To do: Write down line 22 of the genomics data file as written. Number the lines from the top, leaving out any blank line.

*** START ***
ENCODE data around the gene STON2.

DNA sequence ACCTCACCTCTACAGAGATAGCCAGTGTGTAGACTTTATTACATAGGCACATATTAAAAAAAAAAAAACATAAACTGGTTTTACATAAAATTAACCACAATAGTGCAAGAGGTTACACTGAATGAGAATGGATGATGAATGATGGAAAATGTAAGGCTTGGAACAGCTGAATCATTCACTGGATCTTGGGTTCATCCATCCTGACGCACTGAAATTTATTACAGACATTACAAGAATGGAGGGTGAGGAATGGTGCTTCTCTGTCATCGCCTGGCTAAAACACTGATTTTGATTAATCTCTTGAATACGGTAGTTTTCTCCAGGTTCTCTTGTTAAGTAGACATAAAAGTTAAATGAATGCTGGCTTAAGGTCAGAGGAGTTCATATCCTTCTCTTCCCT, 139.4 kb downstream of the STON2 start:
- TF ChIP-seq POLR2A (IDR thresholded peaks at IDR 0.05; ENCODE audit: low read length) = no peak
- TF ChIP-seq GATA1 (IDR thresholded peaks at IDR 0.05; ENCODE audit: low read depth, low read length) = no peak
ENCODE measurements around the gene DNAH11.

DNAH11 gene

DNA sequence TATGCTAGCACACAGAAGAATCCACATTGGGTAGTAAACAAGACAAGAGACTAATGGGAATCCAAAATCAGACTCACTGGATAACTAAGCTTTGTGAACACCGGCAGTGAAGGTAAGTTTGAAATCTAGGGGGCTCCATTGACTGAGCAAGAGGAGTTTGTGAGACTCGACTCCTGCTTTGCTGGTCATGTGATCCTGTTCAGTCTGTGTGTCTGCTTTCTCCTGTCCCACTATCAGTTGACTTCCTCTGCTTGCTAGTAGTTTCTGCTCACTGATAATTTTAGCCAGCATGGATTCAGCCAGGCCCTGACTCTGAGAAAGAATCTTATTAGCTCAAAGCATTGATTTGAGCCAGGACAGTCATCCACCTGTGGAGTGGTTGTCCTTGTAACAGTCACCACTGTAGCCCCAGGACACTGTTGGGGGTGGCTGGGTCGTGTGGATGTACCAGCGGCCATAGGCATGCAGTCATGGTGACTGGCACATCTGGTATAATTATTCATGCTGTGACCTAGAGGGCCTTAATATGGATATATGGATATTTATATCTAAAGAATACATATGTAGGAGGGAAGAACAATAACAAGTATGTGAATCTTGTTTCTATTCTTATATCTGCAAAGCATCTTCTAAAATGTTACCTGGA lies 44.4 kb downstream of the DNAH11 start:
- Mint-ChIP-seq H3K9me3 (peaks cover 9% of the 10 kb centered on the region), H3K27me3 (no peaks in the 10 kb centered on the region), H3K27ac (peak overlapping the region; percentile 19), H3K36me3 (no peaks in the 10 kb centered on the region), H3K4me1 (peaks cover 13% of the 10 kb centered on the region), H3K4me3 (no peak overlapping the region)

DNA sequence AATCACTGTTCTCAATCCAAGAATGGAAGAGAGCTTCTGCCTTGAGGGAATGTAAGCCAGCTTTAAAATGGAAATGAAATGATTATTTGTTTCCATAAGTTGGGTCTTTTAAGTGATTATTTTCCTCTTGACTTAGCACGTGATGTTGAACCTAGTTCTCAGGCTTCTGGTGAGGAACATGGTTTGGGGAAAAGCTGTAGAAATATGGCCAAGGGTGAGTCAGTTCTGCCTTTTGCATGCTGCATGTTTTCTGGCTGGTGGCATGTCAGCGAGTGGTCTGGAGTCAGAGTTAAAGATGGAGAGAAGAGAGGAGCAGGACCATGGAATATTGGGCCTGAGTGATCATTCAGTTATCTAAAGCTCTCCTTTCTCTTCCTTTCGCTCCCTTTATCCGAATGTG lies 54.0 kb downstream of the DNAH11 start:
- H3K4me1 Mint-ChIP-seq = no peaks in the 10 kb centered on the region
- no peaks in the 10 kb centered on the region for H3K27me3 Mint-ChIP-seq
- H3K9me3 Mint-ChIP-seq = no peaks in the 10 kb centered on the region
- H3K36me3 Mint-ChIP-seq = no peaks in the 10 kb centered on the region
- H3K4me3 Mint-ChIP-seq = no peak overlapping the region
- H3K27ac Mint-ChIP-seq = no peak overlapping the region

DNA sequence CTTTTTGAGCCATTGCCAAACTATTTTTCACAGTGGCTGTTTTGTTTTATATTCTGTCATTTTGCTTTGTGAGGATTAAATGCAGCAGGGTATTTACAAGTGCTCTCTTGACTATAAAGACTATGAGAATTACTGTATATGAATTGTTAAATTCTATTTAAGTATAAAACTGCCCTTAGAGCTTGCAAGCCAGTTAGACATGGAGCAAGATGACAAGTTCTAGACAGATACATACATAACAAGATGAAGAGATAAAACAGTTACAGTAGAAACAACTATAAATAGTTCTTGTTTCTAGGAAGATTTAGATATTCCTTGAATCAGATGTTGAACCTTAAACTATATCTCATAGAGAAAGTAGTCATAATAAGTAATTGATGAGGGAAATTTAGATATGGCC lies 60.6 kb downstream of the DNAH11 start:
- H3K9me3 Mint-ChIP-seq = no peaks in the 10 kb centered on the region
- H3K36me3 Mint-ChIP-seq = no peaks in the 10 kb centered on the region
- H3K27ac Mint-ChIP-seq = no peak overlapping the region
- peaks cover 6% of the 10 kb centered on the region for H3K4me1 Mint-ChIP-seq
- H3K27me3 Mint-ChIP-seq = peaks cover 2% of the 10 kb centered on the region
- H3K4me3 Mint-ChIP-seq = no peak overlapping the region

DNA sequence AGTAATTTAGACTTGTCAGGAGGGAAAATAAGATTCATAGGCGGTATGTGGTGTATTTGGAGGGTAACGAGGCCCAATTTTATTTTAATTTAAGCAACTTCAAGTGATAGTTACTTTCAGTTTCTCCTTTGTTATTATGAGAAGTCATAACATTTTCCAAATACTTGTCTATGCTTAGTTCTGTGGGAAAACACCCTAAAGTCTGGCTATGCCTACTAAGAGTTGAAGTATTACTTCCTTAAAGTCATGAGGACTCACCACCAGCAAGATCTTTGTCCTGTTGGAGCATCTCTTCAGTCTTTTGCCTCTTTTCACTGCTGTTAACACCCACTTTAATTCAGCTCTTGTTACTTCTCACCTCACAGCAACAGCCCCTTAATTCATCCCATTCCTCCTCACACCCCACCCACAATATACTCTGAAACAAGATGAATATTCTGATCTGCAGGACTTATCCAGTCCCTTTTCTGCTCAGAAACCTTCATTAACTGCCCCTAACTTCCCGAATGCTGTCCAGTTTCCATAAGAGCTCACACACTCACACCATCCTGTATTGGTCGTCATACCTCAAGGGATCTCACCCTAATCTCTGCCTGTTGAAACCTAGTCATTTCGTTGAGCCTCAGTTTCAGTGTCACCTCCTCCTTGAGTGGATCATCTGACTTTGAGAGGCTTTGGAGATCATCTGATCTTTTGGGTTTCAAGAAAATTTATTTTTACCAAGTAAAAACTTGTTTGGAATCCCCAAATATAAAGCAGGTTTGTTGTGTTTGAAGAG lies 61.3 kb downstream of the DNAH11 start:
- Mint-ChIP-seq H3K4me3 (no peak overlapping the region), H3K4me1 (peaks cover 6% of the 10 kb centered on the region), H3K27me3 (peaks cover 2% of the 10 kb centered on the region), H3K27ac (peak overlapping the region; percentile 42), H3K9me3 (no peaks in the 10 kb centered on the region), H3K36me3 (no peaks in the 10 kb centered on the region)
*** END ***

- H3K4me3 Mint-ChIP-seq = no peak overlapping the region